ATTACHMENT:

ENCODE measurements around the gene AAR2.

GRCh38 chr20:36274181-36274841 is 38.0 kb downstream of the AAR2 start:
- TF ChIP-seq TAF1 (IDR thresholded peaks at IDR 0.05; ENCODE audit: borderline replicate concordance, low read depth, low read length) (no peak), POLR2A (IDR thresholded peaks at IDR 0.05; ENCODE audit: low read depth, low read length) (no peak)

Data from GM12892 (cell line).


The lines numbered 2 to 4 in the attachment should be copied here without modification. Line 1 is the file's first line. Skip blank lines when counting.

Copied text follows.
GRCh38 chr20:36274181-36274841 is 38.0 kb downstream of the AAR2 start:
- TF ChIP-seq TAF1 (IDR thresholded peaks at IDR 0.05; ENCODE audit: borderline replicate concordance, low read depth, low read length) (no peak), POLR2A (IDR thresholded peaks at IDR 0.05; ENCODE audit: low read depth, low read length) (no peak)

Data from GM12892 (cell line).